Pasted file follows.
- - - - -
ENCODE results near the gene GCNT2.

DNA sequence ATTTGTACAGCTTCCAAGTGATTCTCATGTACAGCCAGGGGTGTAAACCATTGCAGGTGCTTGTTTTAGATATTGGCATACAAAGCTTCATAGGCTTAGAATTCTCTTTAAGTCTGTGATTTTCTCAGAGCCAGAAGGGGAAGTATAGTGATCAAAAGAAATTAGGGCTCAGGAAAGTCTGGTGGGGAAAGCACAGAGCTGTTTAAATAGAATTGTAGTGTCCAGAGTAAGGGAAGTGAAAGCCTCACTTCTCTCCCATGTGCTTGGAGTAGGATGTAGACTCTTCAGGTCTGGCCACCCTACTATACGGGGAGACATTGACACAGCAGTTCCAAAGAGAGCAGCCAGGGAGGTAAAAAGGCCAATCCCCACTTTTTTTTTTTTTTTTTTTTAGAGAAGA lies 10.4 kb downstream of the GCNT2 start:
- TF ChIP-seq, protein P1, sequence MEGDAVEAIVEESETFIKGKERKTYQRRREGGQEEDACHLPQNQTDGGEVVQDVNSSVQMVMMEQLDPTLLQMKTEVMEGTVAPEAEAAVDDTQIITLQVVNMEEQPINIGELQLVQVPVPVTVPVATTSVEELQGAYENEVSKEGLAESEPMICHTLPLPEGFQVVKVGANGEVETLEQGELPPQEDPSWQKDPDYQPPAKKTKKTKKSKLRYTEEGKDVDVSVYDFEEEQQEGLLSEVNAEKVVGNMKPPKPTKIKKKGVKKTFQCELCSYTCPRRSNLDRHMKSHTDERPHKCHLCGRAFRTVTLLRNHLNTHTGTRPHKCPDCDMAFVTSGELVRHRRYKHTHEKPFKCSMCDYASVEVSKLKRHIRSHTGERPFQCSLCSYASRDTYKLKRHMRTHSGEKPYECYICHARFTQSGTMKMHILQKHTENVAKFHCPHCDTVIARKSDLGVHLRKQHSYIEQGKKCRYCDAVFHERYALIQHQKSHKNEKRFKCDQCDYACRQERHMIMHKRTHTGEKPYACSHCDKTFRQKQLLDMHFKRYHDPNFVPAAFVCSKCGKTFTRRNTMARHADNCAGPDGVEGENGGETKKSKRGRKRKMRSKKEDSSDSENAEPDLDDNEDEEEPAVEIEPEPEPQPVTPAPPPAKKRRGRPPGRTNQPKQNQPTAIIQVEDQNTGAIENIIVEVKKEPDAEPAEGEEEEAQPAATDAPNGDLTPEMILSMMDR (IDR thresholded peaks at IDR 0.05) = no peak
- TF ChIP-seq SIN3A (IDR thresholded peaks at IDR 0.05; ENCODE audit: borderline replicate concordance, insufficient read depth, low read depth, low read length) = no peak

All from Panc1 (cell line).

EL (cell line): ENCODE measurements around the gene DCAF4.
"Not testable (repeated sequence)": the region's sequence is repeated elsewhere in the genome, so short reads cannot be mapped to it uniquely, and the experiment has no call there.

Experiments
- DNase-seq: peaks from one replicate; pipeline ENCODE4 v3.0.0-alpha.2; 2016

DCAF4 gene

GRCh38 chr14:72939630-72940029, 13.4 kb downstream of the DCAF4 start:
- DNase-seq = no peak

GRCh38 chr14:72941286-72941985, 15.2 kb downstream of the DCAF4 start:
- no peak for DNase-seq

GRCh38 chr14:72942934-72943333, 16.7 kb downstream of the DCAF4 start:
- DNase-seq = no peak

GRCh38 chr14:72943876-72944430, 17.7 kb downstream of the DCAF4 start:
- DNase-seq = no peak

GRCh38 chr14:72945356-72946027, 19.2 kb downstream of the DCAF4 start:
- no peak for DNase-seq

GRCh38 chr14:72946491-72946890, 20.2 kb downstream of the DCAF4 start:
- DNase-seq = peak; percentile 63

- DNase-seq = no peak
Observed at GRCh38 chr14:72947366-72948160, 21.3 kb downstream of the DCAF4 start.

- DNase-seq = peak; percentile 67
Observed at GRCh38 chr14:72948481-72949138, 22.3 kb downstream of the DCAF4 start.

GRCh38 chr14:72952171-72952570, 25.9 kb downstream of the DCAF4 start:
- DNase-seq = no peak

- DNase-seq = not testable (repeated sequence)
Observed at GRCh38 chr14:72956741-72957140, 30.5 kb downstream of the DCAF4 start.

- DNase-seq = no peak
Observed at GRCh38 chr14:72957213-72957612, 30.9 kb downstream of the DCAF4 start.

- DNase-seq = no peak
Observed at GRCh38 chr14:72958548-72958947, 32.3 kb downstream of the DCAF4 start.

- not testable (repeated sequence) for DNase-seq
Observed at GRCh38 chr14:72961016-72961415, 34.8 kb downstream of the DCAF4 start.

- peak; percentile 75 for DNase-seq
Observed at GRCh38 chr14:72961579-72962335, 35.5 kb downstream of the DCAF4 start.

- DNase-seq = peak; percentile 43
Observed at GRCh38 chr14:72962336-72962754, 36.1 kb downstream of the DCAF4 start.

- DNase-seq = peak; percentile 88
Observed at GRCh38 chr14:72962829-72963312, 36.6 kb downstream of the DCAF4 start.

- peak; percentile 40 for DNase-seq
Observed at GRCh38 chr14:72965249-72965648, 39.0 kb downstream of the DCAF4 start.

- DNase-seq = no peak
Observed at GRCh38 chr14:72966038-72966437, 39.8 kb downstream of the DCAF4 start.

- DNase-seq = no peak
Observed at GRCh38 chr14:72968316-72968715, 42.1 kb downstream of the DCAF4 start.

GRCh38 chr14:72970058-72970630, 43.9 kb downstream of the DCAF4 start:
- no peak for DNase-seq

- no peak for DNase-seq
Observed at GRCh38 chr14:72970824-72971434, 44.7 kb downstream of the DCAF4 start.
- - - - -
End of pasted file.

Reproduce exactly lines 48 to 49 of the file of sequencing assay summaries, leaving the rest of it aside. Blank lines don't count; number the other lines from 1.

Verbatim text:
Observed at GRCh38 chr14:72968316-72968715, 42.1 kb downstream of the DCAF4 start.

GRCh38 chr14:72970058-72970630, 43.9 kb downstream of the DCAF4 start: